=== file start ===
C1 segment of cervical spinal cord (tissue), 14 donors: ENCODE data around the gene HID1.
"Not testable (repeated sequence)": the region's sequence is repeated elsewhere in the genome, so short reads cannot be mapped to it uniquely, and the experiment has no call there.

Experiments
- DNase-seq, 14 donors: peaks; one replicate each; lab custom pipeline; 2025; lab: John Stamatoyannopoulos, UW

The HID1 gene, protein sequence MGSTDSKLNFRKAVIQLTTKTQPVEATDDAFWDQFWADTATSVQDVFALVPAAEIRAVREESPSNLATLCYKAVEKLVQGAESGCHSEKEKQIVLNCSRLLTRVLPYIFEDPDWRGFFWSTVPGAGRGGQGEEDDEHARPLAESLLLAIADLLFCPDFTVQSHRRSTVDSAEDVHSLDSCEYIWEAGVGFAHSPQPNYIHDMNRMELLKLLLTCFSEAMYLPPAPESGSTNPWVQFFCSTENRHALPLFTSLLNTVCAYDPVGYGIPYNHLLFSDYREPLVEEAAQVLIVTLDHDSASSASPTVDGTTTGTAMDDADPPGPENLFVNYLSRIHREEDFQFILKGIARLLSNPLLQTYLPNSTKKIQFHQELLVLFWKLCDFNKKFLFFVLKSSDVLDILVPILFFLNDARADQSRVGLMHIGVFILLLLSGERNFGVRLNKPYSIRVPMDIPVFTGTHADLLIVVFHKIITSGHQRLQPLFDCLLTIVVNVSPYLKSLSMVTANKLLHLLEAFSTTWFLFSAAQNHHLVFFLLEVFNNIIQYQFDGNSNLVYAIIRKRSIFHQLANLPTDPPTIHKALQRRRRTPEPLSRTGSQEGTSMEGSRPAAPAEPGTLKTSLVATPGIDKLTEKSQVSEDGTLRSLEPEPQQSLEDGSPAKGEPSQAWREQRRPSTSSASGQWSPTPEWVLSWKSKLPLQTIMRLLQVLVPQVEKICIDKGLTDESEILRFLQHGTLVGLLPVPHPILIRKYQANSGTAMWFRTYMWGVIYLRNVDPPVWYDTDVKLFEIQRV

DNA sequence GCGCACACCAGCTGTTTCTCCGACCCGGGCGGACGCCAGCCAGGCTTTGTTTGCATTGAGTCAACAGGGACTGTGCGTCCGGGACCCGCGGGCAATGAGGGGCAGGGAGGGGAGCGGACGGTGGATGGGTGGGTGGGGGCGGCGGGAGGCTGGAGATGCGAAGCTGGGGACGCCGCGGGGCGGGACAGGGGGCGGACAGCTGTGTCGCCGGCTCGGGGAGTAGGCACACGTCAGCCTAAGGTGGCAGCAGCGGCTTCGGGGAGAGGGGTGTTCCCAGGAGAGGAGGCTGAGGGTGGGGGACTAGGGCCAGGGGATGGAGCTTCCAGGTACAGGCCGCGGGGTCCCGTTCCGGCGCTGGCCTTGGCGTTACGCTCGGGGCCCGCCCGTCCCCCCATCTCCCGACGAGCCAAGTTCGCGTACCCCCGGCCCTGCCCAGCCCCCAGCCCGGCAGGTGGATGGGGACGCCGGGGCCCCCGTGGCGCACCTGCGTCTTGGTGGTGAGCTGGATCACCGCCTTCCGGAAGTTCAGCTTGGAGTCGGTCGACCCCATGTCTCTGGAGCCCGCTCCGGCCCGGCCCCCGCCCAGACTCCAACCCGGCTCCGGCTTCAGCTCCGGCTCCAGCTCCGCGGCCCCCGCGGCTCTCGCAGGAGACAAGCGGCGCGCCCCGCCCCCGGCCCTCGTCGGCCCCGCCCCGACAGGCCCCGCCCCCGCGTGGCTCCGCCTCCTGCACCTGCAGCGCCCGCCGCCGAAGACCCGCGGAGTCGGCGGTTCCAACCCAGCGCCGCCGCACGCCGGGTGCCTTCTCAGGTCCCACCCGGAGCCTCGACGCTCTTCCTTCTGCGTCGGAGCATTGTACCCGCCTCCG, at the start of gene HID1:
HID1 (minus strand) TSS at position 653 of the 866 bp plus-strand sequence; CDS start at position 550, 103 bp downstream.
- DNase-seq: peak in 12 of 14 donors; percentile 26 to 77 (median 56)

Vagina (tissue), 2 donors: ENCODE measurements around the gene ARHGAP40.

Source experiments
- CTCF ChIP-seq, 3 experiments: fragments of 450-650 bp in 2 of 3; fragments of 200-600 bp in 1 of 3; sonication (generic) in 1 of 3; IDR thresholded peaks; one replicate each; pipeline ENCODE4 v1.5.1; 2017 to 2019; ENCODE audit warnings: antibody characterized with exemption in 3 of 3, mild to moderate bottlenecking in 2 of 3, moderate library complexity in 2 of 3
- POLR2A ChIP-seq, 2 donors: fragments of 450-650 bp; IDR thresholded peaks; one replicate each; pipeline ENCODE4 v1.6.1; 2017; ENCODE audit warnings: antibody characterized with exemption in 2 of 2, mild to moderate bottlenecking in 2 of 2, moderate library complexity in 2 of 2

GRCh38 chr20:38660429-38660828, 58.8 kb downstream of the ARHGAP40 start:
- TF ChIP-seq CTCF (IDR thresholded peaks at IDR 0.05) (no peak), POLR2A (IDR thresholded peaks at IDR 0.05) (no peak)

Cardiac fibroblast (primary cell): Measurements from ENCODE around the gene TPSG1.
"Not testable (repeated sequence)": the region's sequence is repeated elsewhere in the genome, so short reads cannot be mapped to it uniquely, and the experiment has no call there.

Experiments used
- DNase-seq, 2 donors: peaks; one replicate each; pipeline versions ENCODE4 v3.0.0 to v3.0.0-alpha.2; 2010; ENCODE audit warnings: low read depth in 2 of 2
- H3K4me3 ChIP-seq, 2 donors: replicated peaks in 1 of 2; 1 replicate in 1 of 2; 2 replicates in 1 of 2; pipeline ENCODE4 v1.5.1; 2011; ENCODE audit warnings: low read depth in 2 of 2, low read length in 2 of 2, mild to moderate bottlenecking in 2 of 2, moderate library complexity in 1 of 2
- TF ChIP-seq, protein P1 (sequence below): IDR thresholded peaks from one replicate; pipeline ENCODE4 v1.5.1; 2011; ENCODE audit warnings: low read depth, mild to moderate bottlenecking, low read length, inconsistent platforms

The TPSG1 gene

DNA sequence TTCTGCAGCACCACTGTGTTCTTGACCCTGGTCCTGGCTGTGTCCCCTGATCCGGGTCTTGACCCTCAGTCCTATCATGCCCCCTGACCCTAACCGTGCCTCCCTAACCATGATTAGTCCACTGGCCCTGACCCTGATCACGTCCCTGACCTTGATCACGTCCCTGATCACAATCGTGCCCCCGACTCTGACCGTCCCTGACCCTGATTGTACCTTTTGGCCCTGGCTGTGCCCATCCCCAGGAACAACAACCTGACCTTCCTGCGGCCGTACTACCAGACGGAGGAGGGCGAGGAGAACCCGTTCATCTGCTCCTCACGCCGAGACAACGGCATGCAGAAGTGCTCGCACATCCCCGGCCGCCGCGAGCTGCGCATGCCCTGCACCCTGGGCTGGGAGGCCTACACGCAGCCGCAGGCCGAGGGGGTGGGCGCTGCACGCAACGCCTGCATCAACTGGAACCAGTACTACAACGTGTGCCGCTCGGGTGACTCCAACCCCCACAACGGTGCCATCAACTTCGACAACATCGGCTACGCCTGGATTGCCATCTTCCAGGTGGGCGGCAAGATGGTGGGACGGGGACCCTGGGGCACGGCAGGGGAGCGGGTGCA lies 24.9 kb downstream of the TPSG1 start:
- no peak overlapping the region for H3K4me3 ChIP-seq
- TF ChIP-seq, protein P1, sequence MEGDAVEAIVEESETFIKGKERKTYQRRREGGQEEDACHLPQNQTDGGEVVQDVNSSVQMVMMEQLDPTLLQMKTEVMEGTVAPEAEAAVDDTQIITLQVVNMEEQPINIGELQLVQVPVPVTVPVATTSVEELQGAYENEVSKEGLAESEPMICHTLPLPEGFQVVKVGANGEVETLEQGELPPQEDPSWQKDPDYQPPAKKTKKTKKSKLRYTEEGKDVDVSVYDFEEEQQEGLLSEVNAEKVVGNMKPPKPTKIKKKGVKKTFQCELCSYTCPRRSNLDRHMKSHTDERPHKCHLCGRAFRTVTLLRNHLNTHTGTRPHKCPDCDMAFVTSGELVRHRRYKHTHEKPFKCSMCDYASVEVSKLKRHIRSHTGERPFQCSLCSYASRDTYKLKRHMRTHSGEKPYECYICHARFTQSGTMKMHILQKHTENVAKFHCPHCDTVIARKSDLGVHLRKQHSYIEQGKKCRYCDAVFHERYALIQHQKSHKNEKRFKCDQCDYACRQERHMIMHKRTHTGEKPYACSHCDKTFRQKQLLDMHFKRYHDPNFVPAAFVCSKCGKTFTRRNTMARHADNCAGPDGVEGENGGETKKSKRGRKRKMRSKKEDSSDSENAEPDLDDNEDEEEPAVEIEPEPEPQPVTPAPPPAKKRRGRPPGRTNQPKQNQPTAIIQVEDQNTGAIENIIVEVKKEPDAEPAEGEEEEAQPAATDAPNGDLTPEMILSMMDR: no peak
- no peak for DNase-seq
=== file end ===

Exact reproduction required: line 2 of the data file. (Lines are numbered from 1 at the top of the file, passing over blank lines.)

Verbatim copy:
"Not testable (repeated sequence)": the region's sequence is repeated elsewhere in the genome, so short reads cannot be mapped to it uniquely, and the experiment has no call there.